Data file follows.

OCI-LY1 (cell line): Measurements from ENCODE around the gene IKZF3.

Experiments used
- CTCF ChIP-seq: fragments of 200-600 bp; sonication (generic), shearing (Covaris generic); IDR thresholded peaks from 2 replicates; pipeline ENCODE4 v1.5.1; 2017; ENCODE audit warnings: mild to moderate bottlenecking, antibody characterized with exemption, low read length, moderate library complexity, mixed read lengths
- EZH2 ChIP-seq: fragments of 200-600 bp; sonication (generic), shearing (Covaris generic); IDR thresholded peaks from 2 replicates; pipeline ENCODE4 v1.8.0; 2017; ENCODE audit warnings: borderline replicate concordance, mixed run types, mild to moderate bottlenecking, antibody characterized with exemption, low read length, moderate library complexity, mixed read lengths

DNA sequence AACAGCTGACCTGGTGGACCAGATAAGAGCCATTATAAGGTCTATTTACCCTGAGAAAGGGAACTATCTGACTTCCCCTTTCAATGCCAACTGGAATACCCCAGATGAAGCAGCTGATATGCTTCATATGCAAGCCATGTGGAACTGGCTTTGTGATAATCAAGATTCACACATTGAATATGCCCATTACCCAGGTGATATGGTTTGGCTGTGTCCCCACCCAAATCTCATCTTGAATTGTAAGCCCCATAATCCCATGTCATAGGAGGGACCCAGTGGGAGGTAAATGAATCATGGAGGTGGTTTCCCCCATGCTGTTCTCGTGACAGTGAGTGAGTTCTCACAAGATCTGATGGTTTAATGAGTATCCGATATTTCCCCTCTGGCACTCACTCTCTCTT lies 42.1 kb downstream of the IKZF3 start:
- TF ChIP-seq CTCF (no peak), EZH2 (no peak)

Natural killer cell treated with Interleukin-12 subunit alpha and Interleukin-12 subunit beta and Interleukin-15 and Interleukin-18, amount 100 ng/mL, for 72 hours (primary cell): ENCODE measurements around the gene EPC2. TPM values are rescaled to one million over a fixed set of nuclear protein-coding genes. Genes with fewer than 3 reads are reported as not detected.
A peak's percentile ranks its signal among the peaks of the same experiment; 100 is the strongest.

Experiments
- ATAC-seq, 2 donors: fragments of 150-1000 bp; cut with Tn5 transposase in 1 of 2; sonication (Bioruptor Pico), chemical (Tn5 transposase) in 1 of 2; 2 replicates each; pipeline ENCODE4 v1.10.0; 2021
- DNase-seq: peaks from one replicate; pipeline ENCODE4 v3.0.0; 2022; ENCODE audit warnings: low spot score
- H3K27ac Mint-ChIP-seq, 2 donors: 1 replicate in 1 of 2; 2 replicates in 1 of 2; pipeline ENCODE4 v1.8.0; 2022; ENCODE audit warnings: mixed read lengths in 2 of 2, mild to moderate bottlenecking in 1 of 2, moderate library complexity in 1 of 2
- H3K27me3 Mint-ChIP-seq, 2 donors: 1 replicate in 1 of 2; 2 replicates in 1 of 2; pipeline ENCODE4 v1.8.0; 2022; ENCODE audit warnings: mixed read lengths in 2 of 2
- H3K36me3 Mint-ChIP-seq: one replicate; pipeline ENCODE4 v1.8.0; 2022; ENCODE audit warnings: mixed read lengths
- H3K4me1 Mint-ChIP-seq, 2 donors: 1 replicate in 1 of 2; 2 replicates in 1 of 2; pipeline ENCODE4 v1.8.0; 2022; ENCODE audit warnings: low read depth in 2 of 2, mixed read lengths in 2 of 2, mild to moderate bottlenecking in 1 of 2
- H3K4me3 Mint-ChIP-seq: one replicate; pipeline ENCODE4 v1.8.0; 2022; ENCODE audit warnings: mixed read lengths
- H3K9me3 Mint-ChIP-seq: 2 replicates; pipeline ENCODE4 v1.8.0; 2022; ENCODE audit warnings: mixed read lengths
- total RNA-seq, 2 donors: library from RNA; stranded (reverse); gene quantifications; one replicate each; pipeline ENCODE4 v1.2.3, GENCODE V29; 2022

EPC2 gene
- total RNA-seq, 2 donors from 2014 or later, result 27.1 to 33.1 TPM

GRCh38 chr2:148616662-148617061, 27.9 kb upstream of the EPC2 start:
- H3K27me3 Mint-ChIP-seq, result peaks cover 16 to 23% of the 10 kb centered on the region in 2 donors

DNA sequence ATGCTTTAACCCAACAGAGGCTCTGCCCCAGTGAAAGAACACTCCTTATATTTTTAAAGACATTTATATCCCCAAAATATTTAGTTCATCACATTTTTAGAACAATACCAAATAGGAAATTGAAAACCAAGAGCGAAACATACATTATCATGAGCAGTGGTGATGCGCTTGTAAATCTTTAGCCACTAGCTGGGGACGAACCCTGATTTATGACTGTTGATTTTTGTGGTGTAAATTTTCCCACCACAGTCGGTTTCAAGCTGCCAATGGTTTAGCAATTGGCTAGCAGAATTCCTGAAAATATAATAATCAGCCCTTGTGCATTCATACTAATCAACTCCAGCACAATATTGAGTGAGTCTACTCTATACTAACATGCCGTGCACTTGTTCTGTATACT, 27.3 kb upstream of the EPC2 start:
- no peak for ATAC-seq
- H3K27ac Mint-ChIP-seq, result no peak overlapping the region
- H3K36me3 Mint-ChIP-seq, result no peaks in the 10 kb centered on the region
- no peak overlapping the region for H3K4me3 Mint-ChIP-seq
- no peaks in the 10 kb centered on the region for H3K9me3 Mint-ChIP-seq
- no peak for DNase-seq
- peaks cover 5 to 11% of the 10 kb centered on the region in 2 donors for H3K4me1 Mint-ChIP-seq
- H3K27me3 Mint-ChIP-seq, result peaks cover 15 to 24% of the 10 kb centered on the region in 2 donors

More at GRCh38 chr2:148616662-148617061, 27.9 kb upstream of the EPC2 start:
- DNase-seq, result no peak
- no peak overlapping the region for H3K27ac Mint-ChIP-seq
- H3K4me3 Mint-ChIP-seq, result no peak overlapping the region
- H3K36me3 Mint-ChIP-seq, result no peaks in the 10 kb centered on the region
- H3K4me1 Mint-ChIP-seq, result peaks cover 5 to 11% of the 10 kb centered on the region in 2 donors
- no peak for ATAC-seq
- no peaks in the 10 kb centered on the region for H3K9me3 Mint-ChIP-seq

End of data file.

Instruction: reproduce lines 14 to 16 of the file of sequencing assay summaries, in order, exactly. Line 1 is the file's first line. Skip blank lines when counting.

- H3K36me3 Mint-ChIP-seq: one replicate; pipeline ENCODE4 v1.8.0; 2022; ENCODE audit warnings: mixed read lengths
- H3K4me1 Mint-ChIP-seq, 2 donors: 1 replicate in 1 of 2; 2 replicates in 1 of 2; pipeline ENCODE4 v1.8.0; 2022; ENCODE audit warnings: low read depth in 2 of 2, mixed read lengths in 2 of 2, mild to moderate bottlenecking in 1 of 2
- H3K4me3 Mint-ChIP-seq: one replicate; pipeline ENCODE4 v1.8.0; 2022; ENCODE audit warnings: mixed read lengths